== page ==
Recently in Fit Planet we interviewed ecologist Mark Browne, who, after examining shorelines around the world, found that most of the plastics ending up in our seas were not from plastic bags, but from polyester clothes – thousands upon thousands of microfibers that were literally coming out in the wash.
However, as Browne pointed out, switching to natural fibers that might biodegrade over time won’t necessarily reduce the environmental impact of your clothes.
Applying an ethical framework to your wardrobe is complicated. You need to think about the conditions in which the people making your clothes worked, the resources used to produce the clothes, and where all those clothes (and their microfibers) end up. The good news is that there is one easy way to reduce the environmental impact of your clothes; wash them less often.
Seriously. This is the argument made by Tullia Jack, who’s doing a PhD at Lund University in Sweden, where she’s investigating contemporary laundry conventions.
Jack became interested in modern clothes-washing habits and their environmental consequences when she was doing her masters degree at Melbourne University. “I had planned to write my thesis on sustainable fashion, but a few months and quite a few books into it I found more and more literature suggesting that the use-phase of fashion has the biggest environmental impact,” she says. “Washing, drying, ironing are the big environmental strains, even bigger than farming, chemical dying and transport, although these processes are also heavily taxing on the environment.”
In an early study, Jack asked 30 participants (31 including herself) to wear a pair of jeans at least five times a week for three months. At the end of the three months she found the jeans didn’t smell – smells could be managed by airing them regularly – and most stains removed by spot cleaning. “We experienced first-hand that the jeans did not become socially challenging: they weren’t visibly dirty and they didn’t get smelly.”
The study wasn’t aimed to convince us that we can get away without washing our jeans for three months, but to encourage participants to reflect on their washing habits – something most of us don’t often think about.
It’s true that washing machines are more efficient than they used to be. There have also been effective campaigns aimed at encouraging consumers to wash clothes at 30°C rather than at higher temperatures, which uses much less energy. There have been considerable energy savings in the average washing cycle in the UK, but overall the energy used is increasing – because we’re washing more than ever.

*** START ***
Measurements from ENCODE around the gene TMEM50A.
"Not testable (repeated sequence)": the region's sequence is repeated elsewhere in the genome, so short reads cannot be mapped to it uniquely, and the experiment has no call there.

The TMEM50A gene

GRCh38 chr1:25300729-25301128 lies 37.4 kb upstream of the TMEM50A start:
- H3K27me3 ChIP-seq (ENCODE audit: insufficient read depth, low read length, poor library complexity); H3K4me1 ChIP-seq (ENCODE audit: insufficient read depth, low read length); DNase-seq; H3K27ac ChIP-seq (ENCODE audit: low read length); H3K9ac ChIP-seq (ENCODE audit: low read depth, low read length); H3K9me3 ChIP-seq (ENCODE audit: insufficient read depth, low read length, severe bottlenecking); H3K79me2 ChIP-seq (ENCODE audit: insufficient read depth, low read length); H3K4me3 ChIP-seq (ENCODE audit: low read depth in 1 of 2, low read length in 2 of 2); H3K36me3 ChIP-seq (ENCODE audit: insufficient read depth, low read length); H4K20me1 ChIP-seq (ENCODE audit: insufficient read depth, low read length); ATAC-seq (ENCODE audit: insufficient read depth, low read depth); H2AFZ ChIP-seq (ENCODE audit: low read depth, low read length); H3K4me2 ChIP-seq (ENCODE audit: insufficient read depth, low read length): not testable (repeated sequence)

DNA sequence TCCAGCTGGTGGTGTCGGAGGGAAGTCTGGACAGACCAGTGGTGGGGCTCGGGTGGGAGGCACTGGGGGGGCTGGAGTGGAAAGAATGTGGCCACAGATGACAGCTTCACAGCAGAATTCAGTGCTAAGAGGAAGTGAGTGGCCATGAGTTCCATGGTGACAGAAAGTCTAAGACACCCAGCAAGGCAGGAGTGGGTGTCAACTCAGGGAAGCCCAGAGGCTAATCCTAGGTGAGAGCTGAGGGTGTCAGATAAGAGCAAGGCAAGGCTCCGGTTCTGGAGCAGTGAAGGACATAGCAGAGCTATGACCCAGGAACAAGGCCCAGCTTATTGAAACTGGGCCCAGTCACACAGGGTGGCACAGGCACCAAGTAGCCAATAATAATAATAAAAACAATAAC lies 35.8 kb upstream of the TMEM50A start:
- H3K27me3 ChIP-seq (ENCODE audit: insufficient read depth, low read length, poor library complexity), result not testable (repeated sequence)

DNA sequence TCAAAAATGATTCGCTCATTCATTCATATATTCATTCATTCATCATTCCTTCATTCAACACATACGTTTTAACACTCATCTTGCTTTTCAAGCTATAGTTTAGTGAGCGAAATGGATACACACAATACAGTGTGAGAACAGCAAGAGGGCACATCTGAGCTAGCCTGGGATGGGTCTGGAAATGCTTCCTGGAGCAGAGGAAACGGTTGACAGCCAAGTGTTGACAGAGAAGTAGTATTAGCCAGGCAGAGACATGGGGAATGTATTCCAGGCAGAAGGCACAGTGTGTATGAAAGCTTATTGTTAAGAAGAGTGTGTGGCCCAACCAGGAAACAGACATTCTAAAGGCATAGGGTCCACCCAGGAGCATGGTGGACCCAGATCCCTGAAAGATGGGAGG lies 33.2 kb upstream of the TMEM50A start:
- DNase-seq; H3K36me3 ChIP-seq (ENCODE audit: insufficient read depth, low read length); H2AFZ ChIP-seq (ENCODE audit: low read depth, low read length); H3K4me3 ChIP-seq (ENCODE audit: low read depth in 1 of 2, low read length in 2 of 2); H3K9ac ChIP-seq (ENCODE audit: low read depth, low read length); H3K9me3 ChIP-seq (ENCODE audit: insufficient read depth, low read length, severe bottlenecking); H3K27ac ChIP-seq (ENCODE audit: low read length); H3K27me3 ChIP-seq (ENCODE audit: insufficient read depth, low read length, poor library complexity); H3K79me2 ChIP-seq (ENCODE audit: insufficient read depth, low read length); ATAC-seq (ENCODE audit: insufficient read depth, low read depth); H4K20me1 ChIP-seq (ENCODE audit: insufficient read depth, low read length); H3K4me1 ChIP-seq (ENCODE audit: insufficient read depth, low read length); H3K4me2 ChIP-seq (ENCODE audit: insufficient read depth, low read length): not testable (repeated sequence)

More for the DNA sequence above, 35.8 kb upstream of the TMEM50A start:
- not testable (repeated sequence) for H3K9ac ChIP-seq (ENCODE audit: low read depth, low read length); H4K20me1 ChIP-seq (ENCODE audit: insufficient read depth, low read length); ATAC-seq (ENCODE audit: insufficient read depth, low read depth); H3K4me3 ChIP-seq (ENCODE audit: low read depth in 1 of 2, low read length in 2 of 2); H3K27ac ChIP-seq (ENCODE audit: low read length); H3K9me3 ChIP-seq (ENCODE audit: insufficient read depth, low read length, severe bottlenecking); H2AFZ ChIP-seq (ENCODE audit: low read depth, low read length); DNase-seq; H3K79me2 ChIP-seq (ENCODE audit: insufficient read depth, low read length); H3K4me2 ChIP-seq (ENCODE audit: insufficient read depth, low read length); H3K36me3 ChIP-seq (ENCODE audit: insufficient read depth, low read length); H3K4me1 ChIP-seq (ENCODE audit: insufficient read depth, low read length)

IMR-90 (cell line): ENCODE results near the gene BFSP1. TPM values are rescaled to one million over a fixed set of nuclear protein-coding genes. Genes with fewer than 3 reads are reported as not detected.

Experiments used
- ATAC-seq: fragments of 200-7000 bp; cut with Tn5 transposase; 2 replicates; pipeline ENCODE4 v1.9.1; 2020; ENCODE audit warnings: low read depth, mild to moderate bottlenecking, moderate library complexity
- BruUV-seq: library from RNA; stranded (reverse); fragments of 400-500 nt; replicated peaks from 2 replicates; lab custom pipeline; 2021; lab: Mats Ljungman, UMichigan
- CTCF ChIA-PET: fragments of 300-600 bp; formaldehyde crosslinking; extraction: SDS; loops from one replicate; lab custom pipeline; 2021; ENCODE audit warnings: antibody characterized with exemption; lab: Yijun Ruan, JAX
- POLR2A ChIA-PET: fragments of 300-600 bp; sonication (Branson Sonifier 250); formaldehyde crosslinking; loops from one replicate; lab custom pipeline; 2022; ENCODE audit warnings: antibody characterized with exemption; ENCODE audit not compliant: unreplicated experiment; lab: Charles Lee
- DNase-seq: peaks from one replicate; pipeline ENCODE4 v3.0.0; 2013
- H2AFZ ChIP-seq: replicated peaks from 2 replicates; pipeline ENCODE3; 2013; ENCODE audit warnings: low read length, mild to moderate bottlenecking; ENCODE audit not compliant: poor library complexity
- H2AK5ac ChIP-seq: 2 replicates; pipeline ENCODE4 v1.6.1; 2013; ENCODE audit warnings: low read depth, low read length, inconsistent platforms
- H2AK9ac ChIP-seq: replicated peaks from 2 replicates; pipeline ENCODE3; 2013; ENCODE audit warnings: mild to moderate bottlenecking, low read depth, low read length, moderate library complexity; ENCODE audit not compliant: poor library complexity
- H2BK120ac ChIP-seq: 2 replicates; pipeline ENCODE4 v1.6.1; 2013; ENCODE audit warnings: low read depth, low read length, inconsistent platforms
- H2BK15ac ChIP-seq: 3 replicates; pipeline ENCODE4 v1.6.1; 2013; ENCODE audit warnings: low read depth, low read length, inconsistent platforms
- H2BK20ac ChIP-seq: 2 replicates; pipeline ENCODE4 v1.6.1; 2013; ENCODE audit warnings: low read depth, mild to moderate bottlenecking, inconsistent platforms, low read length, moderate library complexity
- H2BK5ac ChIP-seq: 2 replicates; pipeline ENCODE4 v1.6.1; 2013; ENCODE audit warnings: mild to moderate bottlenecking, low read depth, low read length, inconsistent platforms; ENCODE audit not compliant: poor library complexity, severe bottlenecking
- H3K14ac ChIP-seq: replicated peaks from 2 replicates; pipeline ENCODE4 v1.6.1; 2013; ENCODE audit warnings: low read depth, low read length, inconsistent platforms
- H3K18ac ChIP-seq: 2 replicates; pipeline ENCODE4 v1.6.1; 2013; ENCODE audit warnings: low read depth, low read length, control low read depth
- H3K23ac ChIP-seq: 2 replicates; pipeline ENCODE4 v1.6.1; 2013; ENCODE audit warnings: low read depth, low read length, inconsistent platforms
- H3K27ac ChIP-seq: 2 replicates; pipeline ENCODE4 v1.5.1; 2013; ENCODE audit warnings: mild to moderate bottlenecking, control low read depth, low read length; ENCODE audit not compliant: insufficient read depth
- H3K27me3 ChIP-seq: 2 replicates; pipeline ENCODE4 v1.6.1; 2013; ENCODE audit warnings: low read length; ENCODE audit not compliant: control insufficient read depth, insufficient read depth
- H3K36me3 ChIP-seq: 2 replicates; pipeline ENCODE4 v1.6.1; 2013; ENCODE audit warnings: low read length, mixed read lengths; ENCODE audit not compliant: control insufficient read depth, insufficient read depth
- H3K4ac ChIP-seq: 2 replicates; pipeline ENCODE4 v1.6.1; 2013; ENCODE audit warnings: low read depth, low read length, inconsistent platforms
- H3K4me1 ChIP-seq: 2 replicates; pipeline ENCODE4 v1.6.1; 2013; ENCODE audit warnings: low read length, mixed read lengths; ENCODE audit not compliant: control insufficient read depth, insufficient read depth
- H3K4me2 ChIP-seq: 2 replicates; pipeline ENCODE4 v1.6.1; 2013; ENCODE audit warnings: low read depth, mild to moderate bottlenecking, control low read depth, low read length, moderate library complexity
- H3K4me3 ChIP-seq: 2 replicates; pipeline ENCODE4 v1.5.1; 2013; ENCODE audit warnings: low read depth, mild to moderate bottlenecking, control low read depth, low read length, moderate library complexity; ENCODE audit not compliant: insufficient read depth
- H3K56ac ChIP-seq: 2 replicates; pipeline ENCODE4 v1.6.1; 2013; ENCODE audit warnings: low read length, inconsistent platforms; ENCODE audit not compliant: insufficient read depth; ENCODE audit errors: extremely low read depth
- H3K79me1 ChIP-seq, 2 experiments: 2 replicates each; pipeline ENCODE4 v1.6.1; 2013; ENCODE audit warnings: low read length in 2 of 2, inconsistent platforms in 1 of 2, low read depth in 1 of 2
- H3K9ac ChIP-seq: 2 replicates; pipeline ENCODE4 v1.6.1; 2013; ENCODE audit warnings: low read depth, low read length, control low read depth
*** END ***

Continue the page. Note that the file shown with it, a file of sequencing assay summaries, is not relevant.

The Energy Saving Trust reports that the average UK household now puts a wash through about five times per week. It calculated that people would be spending up to £130 a year just keeping their clothes clean, excluding the cost of the detergent.
Researchers at the University of Manchester found that people typically wear things once or twice before throwing them in the laundry basket, and would do a load of washing when the load basket was full.
They suggested that we’re also washing more partly because of the vogue for separating laundry, the bed sheets from underwear, whites from colors and so on – the result being that we use smaller loads, but wash more often. This might keep your whites whiter, but it’s not good for energy and water consumption. The increase in energy use could also be put down to the fact that most households have tumble dryers, so we don’t even need to wait for a sunny day to do the laundry.
The researchers also found that most respondents agreed with the statement that “clean laundry smells like the laundry products used in the wash”. Which suggests that in order to appear clean, we want to smell clean, and smelling clean means smelling like laundry detergent. Do you really need to smell like laundry detergent?
Are we losing our ability to distinguish the dirty from the clean, or less inclined to bother? Well, it’s often easier to put something in the laundry basket rather than folding it up and putting it away, isn’t it?
And washing is so easy now that most of us (in the West) have modern washing machines and tumble dryers in our homes.
“Yes, I would say that convenience is a big part of it, but I think it's just so ingrained into our routines,” says Jack. “It would require much less elbow grease to just fold our clothes and put them away after wearing than washing, even with the latest fancy technological machines.”
“I think there is some, not phobia, but dis-ease, about not meeting some unspoken minimum requirement and being seen as 'dirty'. But I think screw it, I'd rather not ravage the environment than be judged by some cleaning despot.”
So would washing your clothes less often – when they’re actually dirty, or smelly – really reduce your environmental footprint? “Absolutely,” says Jack. “You save energy, water and chemicals straight away. Not to mention time as well. You could read a book or go for a walk instead. It’s a win-win situation.”
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